The results of the 2019 Elabe study for Veolia concerning this issue in France, Belgium and greater Shanghai (China), are significant in this respect: one out of two French, and even more than 60% of Belgians and Shanghai residents are surprised to learn that we are more exposed to pollution in the air inside our homes and the buildings that we frequent than outdoors.
However, the survey shows that most people underestimate the health risks involved, particularly in private spaces: over half of those questioned were surprised to learn that we are more exposed to air pollution when inside our homes and other buildings than we are when outside. And a large majority are unaware of the possible sources of this pollution, such as indoor air fresheners, household cleaning products, paint, and floor and wall coverings, and their potential impacts . There is a general sense in all three countries that it is time to act and raise awareness about the sources of this pollution, behaviors to adopt and actions to take to improve indoor air quality. This citizen-led call for a collective response highlights the extent to which awareness of this issue has grown and the need for the private and public sectors to take action.
Veolia commits to improve indoor air quality
“Air pollution is one of the world’s leading environmental risks. In the same way that Veolia has made access to drinking water an essential lever of public health and quality of life, our group has decided to engage its expertise and its solutions for a better quality of indoor air”
“This is a pioneering offer suitable for every type of client, industrial or municipal, and every type of building - office, educational establishment, shopping mall or hospital – that reflects their specific needs and requirements. ”
Antoine Frerot, Chairman and Chief Executive Officer of Veolia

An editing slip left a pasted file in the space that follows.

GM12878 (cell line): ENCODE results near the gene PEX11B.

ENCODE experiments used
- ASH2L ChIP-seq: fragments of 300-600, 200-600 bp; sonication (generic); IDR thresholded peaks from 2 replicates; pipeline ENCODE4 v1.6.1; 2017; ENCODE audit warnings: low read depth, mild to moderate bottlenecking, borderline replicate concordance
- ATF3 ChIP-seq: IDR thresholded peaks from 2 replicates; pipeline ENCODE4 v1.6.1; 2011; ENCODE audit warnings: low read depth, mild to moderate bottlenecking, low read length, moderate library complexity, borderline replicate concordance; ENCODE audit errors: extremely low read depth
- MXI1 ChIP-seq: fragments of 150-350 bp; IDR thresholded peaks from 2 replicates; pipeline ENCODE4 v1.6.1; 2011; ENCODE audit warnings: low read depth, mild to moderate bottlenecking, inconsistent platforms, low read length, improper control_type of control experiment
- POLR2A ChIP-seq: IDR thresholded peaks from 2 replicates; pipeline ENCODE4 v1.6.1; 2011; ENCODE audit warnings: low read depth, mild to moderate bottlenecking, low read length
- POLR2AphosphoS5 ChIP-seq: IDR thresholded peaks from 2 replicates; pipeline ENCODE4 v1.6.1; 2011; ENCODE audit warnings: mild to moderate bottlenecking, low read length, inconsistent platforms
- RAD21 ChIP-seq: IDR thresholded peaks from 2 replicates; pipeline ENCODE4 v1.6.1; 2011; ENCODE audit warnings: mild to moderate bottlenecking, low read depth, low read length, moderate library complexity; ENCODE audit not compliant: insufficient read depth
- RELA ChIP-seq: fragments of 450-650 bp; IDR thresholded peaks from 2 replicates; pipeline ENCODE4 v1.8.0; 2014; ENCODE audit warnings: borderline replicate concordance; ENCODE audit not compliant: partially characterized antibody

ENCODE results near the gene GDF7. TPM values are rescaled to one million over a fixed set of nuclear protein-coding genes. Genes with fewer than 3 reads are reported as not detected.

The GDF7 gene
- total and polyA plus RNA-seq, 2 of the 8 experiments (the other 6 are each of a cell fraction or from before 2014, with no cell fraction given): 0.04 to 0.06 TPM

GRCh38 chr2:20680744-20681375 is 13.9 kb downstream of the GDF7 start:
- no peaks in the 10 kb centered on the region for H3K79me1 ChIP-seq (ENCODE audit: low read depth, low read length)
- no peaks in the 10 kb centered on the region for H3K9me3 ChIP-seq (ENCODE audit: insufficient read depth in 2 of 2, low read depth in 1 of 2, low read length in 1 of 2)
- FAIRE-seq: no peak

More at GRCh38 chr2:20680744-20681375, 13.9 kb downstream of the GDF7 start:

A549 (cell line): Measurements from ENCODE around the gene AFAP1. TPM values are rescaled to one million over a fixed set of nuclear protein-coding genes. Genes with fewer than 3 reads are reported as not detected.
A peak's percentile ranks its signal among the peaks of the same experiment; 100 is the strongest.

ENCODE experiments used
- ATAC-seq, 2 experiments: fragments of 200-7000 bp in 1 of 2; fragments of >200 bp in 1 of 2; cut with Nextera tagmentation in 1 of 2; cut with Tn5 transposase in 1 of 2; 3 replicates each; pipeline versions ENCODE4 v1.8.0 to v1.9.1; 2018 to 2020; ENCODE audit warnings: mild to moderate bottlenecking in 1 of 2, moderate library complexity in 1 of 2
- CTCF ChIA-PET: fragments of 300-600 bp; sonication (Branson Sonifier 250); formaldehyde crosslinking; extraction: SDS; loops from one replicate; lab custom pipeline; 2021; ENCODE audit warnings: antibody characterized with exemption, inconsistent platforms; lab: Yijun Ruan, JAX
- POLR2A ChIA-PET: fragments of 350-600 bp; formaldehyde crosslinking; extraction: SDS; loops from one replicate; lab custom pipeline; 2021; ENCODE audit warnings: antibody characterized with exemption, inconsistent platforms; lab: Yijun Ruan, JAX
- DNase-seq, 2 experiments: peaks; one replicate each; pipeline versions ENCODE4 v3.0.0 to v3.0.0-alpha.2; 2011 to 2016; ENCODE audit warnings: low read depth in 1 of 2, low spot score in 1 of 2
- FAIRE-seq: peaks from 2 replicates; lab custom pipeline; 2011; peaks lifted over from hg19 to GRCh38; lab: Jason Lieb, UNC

An integrated offer covering the entire value chain of air quality in buildings
Veolia’s offer is divided into several service levels: Air Control, Air Performance и Air Human:
● AIR Control , which allows customers to know the quality of indoor air and become invested in their
environment by assessing the level of pollutants identifying potential sources of pollution and offering adapted solutions.
● AIR Performance , which allows customers to offer indoor air quality in their buildings through the
assessment of the air quality level, the optimization of the practices and operation of the facilities, and a guaranteed result with performance follow-up.
● AIR Human, which makes it possible to make occupants and employees be "actors" of the
improvement of the air quality, by making the information on air quality accessible and comprehensible, by involving the users in the remediation actions and by taking into account what the people concerned feel.
Click here to access online the Elabe surveys for France, Belgium and China.
For more information on Veolia’s new services and capabilities for indoor air quality, please visit this page.
Pollution and its consequences in a few figures
Current figures (Source: WHO - 2018)
- In 2016, 8 million deaths were attributed to air pollution => 4.2 million premature deaths attributed to outdoor air pollution and 3.8 million premature deaths attributed to indoor pollution in homes.
- In 2016, 91% of the world’s population lived in places where the WHO air quality guidelines were exceeded.
- In 2015, the health cost of air pollution was estimated to be $21 billion and air pollution was reported to account for 1.2 billion days loss of productivity (Source: The economic consequences of outdoor air pollution, OECD, September 2016).
- Up to 9 million premature deaths per year (Source: IHME: Institute for Health Metrics and Evaluation
- Air pollution could cost up to 1% of global GDP in 2060 (the impact on labor productivity, health costs and agricultural crop yields would lead to a gradual increase in global economic costs of up to 1% of global GDP) (Source: OECD)
- Each year, the expected health costs would be $176 billion and the impact on productivity has been assessed at 3.7 billion days lost (Source: The economic consequences of outdoor air pollution, OECD, September 2016).